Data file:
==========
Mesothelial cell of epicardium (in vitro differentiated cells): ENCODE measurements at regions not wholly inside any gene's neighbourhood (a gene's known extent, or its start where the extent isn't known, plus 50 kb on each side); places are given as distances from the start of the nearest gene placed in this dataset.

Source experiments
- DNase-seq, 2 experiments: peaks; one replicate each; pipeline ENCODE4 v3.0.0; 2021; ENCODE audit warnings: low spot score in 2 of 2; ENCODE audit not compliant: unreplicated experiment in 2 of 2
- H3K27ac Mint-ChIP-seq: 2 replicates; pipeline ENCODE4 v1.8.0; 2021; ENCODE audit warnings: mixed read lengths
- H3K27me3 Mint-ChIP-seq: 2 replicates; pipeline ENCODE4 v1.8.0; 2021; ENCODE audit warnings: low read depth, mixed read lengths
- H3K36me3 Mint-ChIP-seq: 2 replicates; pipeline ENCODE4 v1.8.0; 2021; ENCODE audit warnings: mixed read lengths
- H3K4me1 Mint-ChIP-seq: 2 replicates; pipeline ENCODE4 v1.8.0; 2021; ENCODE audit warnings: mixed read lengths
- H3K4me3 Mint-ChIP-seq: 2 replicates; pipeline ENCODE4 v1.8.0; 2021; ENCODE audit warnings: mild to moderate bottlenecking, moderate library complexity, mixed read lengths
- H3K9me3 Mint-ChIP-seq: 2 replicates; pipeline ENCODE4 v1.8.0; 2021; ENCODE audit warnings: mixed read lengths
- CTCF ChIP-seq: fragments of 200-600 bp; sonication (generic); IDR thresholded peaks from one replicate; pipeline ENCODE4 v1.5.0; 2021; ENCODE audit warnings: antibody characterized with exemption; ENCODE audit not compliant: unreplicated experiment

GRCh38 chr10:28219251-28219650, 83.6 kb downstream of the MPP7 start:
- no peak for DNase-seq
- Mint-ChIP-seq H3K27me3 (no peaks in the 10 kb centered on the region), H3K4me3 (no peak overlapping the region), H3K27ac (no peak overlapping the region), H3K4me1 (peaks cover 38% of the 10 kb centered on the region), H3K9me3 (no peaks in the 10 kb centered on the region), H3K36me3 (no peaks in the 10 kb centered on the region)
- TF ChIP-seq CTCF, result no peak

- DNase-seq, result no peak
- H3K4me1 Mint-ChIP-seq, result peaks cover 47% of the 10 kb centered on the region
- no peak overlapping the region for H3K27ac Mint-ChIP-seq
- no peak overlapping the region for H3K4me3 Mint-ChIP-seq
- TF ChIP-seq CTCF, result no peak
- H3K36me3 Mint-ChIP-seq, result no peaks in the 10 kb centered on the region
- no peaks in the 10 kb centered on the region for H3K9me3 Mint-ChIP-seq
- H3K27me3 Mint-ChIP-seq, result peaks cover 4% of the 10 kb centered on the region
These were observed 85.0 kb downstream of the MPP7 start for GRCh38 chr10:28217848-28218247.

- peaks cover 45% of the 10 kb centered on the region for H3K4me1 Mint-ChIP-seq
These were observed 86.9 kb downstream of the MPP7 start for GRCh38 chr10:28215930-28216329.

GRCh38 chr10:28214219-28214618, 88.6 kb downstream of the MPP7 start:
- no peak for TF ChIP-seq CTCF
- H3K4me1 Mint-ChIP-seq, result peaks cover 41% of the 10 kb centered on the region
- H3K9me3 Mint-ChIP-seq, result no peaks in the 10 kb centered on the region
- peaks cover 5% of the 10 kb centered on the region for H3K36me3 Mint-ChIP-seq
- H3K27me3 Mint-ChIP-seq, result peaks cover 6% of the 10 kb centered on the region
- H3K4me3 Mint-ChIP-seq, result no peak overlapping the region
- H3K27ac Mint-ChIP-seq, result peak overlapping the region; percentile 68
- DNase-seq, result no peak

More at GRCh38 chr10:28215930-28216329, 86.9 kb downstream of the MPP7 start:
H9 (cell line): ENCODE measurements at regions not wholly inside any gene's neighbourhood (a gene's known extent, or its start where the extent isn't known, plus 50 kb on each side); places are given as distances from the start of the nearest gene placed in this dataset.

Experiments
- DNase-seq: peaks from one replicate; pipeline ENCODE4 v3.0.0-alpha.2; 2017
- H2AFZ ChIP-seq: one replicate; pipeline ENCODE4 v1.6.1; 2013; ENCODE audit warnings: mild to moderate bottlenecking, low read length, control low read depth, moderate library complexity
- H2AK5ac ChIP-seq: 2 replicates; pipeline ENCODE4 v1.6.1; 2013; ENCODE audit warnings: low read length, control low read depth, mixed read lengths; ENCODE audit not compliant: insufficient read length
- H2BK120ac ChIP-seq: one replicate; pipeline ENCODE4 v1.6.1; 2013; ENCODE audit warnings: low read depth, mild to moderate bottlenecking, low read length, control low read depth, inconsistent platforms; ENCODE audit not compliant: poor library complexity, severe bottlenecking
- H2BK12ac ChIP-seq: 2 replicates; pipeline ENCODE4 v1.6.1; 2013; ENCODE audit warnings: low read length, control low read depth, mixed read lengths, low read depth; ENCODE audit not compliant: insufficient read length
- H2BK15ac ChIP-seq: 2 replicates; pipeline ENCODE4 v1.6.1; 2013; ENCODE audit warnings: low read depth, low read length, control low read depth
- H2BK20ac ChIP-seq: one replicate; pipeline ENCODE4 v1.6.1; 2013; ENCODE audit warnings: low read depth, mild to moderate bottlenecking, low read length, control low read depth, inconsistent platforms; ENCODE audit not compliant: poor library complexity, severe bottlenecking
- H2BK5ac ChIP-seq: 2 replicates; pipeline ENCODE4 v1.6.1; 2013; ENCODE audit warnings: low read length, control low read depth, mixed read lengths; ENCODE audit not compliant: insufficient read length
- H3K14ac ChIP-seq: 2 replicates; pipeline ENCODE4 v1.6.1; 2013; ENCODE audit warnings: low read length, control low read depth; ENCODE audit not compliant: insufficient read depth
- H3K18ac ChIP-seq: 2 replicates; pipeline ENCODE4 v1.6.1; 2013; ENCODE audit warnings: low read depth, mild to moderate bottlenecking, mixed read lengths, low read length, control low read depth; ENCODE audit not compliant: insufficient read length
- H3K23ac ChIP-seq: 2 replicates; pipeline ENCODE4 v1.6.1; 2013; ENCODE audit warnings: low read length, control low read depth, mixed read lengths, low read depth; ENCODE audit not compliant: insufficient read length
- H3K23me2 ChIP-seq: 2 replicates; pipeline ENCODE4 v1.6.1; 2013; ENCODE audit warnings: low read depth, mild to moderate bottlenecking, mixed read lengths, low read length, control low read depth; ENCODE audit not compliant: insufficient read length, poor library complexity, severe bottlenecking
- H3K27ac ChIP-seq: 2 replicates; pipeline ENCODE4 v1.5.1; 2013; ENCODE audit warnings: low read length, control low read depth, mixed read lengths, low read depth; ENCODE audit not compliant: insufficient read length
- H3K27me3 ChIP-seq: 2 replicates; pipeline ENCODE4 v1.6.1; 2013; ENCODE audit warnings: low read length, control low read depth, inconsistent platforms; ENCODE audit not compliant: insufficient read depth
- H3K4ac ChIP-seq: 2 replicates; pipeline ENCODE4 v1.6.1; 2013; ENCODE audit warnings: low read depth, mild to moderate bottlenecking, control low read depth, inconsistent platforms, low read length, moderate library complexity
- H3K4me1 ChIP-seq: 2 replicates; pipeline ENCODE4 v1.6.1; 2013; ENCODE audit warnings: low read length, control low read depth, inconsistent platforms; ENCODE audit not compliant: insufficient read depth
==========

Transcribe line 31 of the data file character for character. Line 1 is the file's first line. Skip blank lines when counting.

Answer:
- H3K27me3 Mint-ChIP-seq, result peaks cover 6% of the 10 kb centered on the region